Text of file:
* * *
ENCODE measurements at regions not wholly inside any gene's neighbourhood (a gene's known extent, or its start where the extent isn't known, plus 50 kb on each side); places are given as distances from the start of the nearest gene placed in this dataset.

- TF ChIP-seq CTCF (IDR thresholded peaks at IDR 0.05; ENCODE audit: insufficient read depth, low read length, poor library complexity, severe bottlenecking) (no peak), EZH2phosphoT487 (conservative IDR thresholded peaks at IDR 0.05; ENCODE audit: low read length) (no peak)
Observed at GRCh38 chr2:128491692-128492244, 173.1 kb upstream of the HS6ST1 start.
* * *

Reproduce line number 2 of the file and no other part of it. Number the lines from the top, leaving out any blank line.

- TF ChIP-seq CTCF (IDR thresholded peaks at IDR 0.05; ENCODE audit: insufficient read depth, low read length, poor library complexity, severe bottlenecking) (no peak), EZH2phosphoT487 (conservative IDR thresholded peaks at IDR 0.05; ENCODE audit: low read length) (no peak)